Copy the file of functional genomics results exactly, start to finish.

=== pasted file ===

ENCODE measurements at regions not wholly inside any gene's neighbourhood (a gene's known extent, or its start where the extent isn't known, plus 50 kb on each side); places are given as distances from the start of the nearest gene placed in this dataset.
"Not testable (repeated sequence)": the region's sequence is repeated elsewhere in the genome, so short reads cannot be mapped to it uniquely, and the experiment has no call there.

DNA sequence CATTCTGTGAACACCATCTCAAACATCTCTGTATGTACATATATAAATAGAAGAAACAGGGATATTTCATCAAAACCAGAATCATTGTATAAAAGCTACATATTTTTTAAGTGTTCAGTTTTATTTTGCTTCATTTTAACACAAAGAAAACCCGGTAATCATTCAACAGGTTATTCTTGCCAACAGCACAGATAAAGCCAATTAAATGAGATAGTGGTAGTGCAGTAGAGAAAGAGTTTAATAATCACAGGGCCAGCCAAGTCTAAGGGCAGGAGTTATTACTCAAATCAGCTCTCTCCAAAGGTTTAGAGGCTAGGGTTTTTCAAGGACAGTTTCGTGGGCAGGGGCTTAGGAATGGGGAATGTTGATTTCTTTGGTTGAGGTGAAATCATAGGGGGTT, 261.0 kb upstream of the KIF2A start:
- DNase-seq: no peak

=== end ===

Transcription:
ENCODE measurements at regions not wholly inside any gene's neighbourhood (a gene's known extent, or its start where the extent isn't known, plus 50 kb on each side); places are given as distances from the start of the nearest gene placed in this dataset.
"Not testable (repeated sequence)": the region's sequence is repeated elsewhere in the genome, so short reads cannot be mapped to it uniquely, and the experiment has no call there.

DNA sequence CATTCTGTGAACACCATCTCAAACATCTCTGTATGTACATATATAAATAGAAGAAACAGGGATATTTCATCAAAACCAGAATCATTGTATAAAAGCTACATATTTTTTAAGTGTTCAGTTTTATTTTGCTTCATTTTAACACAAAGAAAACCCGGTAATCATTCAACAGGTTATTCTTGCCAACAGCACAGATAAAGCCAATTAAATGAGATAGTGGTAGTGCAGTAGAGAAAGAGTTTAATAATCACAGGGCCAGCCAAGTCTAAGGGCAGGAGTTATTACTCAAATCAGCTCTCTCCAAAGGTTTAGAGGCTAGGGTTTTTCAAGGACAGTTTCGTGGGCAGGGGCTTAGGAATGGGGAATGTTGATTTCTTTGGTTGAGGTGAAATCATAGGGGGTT, 261.0 kb upstream of the KIF2A start:
- DNase-seq: no peak